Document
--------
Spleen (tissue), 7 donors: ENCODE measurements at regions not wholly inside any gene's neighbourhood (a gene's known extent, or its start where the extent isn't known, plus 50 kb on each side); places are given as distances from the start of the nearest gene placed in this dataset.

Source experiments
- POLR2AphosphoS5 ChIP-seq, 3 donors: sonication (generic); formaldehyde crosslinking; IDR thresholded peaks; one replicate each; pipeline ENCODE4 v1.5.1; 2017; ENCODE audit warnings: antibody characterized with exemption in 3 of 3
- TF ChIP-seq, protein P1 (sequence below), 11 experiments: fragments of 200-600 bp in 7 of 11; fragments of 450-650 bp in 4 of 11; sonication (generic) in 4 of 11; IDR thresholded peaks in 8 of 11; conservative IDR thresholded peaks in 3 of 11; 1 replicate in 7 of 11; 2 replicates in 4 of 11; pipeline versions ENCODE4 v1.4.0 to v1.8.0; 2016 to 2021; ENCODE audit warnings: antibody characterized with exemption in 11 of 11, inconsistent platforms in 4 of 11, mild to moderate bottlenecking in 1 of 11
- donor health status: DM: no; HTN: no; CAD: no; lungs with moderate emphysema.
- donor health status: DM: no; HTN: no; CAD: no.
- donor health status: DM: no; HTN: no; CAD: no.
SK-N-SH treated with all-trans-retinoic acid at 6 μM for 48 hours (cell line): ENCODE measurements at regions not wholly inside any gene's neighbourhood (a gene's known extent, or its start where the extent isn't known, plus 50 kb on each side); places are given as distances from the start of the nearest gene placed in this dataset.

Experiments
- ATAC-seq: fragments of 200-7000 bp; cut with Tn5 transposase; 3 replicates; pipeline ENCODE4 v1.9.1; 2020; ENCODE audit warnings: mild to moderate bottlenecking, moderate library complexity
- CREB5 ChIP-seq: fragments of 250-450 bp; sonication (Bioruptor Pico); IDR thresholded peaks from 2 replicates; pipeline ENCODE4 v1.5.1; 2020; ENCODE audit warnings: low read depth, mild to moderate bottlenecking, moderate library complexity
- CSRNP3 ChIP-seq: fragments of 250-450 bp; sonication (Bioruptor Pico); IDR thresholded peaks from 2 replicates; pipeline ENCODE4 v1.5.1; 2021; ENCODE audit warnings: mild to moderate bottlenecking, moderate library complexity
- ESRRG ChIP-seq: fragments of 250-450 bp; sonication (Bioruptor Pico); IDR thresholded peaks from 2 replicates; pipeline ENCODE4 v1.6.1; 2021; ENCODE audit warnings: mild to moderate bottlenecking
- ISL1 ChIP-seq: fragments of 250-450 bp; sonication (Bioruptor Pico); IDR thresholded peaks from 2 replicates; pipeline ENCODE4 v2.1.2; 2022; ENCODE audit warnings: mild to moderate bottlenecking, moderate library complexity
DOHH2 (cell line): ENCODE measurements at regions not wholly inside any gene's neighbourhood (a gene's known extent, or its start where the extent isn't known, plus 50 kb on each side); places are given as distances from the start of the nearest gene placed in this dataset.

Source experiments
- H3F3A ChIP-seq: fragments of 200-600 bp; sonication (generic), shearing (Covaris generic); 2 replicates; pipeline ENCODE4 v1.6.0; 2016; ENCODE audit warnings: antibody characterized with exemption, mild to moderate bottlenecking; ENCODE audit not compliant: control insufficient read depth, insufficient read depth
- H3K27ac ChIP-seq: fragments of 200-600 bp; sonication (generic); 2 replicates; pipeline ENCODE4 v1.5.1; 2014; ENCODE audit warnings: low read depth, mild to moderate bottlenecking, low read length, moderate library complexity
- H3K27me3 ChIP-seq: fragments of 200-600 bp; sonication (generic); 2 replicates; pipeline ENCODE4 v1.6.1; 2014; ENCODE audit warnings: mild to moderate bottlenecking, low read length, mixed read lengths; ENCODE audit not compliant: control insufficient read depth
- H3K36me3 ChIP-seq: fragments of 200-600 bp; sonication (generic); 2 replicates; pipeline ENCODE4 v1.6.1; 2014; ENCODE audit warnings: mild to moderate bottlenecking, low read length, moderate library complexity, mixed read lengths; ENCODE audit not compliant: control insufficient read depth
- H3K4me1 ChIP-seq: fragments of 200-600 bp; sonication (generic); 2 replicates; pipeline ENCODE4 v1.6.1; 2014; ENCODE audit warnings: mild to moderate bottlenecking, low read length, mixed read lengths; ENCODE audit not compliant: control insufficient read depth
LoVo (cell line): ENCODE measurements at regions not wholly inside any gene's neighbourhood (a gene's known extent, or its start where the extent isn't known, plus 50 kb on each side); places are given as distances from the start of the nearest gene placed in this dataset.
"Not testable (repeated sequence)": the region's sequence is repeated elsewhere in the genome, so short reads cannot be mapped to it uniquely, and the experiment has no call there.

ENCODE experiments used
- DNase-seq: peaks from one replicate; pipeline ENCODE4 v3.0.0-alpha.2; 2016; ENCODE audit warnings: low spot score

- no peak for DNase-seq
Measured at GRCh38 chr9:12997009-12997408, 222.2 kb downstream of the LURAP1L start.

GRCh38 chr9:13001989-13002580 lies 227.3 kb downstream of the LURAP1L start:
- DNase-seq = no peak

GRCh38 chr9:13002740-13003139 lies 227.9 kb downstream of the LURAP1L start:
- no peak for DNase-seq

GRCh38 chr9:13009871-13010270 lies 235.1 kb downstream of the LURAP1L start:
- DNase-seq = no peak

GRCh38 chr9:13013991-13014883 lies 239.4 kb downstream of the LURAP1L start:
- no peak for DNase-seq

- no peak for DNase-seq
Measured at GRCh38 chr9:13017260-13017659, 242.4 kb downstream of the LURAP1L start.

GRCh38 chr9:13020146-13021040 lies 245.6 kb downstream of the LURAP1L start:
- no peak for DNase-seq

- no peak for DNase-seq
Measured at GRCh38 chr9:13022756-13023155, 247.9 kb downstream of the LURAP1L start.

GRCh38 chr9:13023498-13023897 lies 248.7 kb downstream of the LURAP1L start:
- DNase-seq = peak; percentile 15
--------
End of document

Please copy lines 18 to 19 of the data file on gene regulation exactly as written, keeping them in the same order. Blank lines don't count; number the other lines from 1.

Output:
- H3K27ac ChIP-seq: fragments of 200-600 bp; sonication (generic); 2 replicates; pipeline ENCODE4 v1.5.1; 2014; ENCODE audit warnings: low read depth, mild to moderate bottlenecking, low read length, moderate library complexity
- H3K27me3 ChIP-seq: fragments of 200-600 bp; sonication (generic); 2 replicates; pipeline ENCODE4 v1.6.1; 2014; ENCODE audit warnings: mild to moderate bottlenecking, low read length, mixed read lengths; ENCODE audit not compliant: control insufficient read depth